Last weekend Cody Wilson and his team of gun access advocates at Defense Distributed broke ground with the introduction of the first ever 3D printed gun capable of firing a live round. Immediately after the organization developed proof of concept by firing a .380 caliber round through their new CAD designed and plastic printed Liberator handgun, they released the blueprints for the gun to the general public via their DefCad.org web site.
Over 50,000 users immediately flocked to the site to get a free copy of the plans, which anyone with a 3D printer could then use to print their own handgun.
Gun control proponents went into overdrive against the new technology. By Monday, Senator Charles Schumer of New York, who claimed the developments were “stomach churning” and “must be stopped,” was already in the process of drafting legislation that would ban access to the new technology. Gun control proponents within the Obama administration immediate started looking for a way to shut it down.
Today, they found a way. The government, through the enforcement division of US Office of Defense Trade Controls Compliance, has demanded that Defense Distributed remove access to all plans for The Liberator project claiming that it may violate the Arms Export Control Act by releasing technical data without prior authorization from the Directorate of Defense Trade.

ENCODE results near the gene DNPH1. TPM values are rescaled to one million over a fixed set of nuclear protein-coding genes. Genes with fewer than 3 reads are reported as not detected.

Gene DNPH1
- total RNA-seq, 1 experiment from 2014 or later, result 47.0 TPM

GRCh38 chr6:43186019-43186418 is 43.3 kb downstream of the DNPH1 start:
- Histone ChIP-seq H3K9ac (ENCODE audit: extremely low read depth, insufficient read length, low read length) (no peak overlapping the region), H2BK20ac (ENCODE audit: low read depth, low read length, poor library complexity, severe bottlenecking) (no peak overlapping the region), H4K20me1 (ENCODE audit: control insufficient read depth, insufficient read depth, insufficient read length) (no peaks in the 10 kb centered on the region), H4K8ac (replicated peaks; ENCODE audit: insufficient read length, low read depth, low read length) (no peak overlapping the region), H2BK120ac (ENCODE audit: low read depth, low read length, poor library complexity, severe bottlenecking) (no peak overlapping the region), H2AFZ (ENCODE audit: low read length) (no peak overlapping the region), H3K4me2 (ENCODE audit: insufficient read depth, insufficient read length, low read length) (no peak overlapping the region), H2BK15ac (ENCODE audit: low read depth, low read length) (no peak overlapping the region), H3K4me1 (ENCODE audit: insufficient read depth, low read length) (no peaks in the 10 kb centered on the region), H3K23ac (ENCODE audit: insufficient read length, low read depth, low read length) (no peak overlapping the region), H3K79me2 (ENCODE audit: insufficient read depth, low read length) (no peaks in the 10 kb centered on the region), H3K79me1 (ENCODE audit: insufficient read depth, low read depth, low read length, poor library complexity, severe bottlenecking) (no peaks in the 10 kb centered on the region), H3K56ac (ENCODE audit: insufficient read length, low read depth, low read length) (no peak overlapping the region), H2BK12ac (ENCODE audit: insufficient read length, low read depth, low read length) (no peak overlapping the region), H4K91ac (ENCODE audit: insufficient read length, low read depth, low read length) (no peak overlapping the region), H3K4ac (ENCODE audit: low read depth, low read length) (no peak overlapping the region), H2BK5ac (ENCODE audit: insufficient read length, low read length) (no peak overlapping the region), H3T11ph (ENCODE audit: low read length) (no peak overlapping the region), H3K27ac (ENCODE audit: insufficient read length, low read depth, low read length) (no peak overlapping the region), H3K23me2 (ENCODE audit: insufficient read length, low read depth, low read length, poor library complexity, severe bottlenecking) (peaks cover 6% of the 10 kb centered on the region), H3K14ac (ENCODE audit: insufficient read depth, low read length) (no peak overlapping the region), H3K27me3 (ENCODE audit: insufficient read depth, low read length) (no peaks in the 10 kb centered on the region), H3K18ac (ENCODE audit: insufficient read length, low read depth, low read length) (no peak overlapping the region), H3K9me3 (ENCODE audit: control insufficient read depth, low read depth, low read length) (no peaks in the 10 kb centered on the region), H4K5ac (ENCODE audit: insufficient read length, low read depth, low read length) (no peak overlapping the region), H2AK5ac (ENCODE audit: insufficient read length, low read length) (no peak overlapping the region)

What this means is that Defense Distributed has allegedly disclosed the gun’s plans illegally.
But here’s the kicker.
They didn’t violate the law by disclosing the blueprints to American citizens. Rather, they are being forced to remove America’s access to the plans because the technical data made available on their wiki web site was accessible by foreign states or individuals, an action which apparently requires authorization from the United States government.
The letter, issued by the US Department of State, says:
“DTCC/END is conducting a review of technical data made publicly available by Defense Distributed through its 3D printing website, DEFCAD.org, the majority of which appear to be related to items in Category I of the USML. Defense Distributed may have released ITAR-controlled technical data without required prior authorization from the Directorate of Defense Trade Controls (DDTC), a violation of the ITAR.”
“The Department believes Defense Distributed may not have established the proper jurisdiction of the subject technical data. To resolve this matter officially, we request that Defense Distributed submit Commodity Jurisdiction (CJ) determination requests for the following selection of data files available on DEFCAD.org, and any other technical data for which Defense Distributed is unable to determine proper jurisdiction:
1. Defense Distributed Liberator pistol
2. .22 el3ectric
3. 125mm BK-14M high-explosive anti-tank warhead
4. 5.56/.223 muzzle brake
5. Springfield XD-40 tactical slide assembly
6. Sound Moderator – slip on
7. “The Dirty Diane” ½-28 to 3/4-16 STP S3600 oil filter silencer adapter
8. 12 gauge .22 CB sub-caliber insert
9. Voltlock electronic black powder system